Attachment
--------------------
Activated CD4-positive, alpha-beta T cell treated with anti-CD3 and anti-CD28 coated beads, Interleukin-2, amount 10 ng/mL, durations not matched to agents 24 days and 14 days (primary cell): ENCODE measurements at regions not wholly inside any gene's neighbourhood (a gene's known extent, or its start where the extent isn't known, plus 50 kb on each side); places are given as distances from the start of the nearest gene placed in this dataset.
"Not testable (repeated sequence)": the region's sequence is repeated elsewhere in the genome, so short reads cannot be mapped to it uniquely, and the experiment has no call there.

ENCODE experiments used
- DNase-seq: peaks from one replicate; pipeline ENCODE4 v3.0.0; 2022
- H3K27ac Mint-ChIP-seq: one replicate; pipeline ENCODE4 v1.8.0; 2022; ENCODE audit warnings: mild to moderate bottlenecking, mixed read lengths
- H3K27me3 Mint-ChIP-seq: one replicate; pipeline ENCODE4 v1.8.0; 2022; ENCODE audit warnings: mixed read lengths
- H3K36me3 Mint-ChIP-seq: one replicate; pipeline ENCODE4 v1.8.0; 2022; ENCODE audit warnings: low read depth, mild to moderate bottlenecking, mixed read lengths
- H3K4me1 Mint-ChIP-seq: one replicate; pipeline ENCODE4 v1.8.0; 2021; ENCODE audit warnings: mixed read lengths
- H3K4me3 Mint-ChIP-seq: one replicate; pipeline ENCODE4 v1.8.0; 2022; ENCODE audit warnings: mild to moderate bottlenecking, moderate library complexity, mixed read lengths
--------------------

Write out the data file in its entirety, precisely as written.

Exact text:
Activated CD4-positive, alpha-beta T cell treated with anti-CD3 and anti-CD28 coated beads, Interleukin-2, amount 10 ng/mL, durations not matched to agents 24 days and 14 days (primary cell): ENCODE measurements at regions not wholly inside any gene's neighbourhood (a gene's known extent, or its start where the extent isn't known, plus 50 kb on each side); places are given as distances from the start of the nearest gene placed in this dataset.
"Not testable (repeated sequence)": the region's sequence is repeated elsewhere in the genome, so short reads cannot be mapped to it uniquely, and the experiment has no call there.

ENCODE experiments used
- DNase-seq: peaks from one replicate; pipeline ENCODE4 v3.0.0; 2022
- H3K27ac Mint-ChIP-seq: one replicate; pipeline ENCODE4 v1.8.0; 2022; ENCODE audit warnings: mild to moderate bottlenecking, mixed read lengths
- H3K27me3 Mint-ChIP-seq: one replicate; pipeline ENCODE4 v1.8.0; 2022; ENCODE audit warnings: mixed read lengths
- H3K36me3 Mint-ChIP-seq: one replicate; pipeline ENCODE4 v1.8.0; 2022; ENCODE audit warnings: low read depth, mild to moderate bottlenecking, mixed read lengths
- H3K4me1 Mint-ChIP-seq: one replicate; pipeline ENCODE4 v1.8.0; 2021; ENCODE audit warnings: mixed read lengths
- H3K4me3 Mint-ChIP-seq: one replicate; pipeline ENCODE4 v1.8.0; 2022; ENCODE audit warnings: mild to moderate bottlenecking, moderate library complexity, mixed read lengths